There is no getting away from it: in what has become a long-running tradition, every day brings a new explanation (or at least attempt) to the current low-vol regime from a major bank, and today it was (again) Bank of America’s turn to explain why the VIX, and cross asset vol in general, both continue to trade near all time low.
In a nutshell, BofA, which prefaces the current conundrum as follows: “going into the summer break there are two questions investors seem to be grappling with. What to make of lowflation? And can the low vol regime last?”, the bank attributes the record low vol not to selling of vol – something Morgan Stanely and JPM would disagree with – but the combination of low inflation, stable growth and solid corporate earnings. As the Bank’s James Barty explains, “low volatility and lowflation are linked as the latter keeps central banks quiescent. But it is their combination with strong earnings in 2017 that has led investors to buy dips and keep realised vol so low. It is this, rather than selling of vol, that has dragged implied vol lower.” On the other hand, BofA cautions that “the longer it continues the more the current low vol regime echoes 2004-07,” and everyone remembers how that ended…
BofA also writes that while low vol can continue, the run of no 5%+ pullbacks has to end at some point and we see evidence of rising risks. Michael Hartnett’s Bull Bear indicator, which we noted last week, is close to a sell signal (7.6 vs 8 threshold) “and the potential for a debt ceiling stand-off in September could be another catalyst. Investors should use the low level of vol to protect portfolios.“
* * *
Below we present BofA’s full thoughts on lowflation and the “low vol conundrum“:
Going into the summer break there are two questions investors seem to be grappling with. What to make of lowflation? And can the low vol regime last?
Neither was really expected coming into this year and investors are trying to work out what they mean for markets. Inflation has significantly surprised on the downside in the US, with the Fed now acknowledging it is not just down to one off factors. In the Euro Area too our economists are projecting inflation to be around 1% next year. That half of the reflation trade has definitely disappointed, even if the growth half hasn’t. Yet despite (or perhaps because of) that, equity markets have prospered with vol almost non-existent. The VIX has been consistently sub-10 since mid-July and 100 day ealized S&P 500 vol is sub-8. Even Nikkei and SX5E 100 day realized vol is now barely above 11.
Lowflation may have been a blow to the reflation trade in its purest form but it is good for equity markets if it keeps central banks quiescent. As our derivatives colleagues have noted in vol near 90yr lows; what’s driving it and how long can it last? it is important in keeping vol low, because central banks are not seen to be pulling the put from underneath markets so investors can buy the dip. That dip buying is important in driving low realized vol. Indeed, they argue that implied vol is being pulled lower by low realized vol rather than pushed lower by vol selling.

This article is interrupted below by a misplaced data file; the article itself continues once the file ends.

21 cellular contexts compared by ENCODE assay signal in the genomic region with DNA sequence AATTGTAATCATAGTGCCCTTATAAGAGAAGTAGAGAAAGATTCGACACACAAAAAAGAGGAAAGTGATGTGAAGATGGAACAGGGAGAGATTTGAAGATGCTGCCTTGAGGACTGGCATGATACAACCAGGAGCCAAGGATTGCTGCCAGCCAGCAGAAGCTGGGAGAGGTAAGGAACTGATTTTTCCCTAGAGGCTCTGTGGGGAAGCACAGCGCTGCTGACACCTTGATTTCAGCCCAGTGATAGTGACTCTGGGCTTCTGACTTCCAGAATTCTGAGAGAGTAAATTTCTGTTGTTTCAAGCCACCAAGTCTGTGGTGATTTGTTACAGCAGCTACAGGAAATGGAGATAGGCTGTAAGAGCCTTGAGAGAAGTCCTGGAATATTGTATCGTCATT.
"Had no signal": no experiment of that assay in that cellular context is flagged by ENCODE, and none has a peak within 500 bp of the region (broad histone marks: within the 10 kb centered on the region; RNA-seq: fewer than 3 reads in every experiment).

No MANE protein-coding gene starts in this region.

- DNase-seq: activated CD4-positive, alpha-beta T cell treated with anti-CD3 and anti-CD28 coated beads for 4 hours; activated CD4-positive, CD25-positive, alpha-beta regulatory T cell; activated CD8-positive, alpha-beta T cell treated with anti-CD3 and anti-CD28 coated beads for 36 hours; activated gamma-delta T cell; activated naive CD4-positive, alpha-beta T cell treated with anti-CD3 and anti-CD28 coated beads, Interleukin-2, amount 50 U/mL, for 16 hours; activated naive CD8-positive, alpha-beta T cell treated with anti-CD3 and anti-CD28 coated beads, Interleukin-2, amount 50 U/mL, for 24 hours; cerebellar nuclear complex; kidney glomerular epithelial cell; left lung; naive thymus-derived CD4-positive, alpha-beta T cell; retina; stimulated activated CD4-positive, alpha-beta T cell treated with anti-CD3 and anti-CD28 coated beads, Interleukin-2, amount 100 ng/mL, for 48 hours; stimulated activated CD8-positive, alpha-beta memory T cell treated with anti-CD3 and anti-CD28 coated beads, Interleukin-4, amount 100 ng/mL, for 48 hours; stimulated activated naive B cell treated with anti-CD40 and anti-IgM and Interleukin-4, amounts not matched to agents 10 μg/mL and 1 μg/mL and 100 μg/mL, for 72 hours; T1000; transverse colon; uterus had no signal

Although some have highlighted the vol selling as a driver behind low vol, it is worth pointing out that, despite the rise of short vol, ETFs’ net vega in ETF products is still net long. Speculative short positions in VIX futures are also highlighted as evidence of ongoing vol selling, and for sure they are at record highs at the moment. Nevertheless, being short futures is the normal state of affairs other than at times of peak market volatility (see chart). So while vol selling might be having a modest downward effect on vol it is unlikely to be the major driver. Rather, we see the mix of stable fundamentals and the still visible effects of unprecedented central bank policy amidst a low growth recovery as driving vol lower.
It does though raise the question of how those short vol positions might accentuate any spike in vol in a sell off. There is clearly a risk that it might cause vol to spike higher than it would otherwise do.
The low level of realized vol weighs on implied vol simply through the effect of the cost of carry of any long vol position. Dip buying because of the central bank put is one theory as to why realized vol is low but to our mind it isn’t the only or even the main reason.
Low inflation and supportive central banks have been there all through the periods of outsized volatility over the last few years. Compare, for example, the 2004-7 period with the 2014-17 period; the latter has seen much bigger drawdowns. The real difference this year is that low inflation is being combined with a solid economic upturn and strong earnings growth. Indeed, the chart below shows just how different 2017 is turning out to be on the earnings side compared to any other year since the GFC.
We link this back to the mid-cycle thesis from our last note. If we are mid-cycle then we can have accelerating growth, robust earnings and low inflation. The latter keeps the central banks gradual in their tightening cycle. Or as Ajay Kapur so succinctly put it in his recent Inquirer: “Hello Goldilocks”.
As long as we are in such an environment then volatility is likely to remain low. Indeed, in 2004-2007 we saw such a period of sustained low vol. So perhaps we are exiting a higher vol regime characterized by fragile economic growth and a lack of sustained earnings growth into something more sustainable. Lowflation is important because as long as the central banks move gradually then markets are likely to remain calm as growth will not be choked off.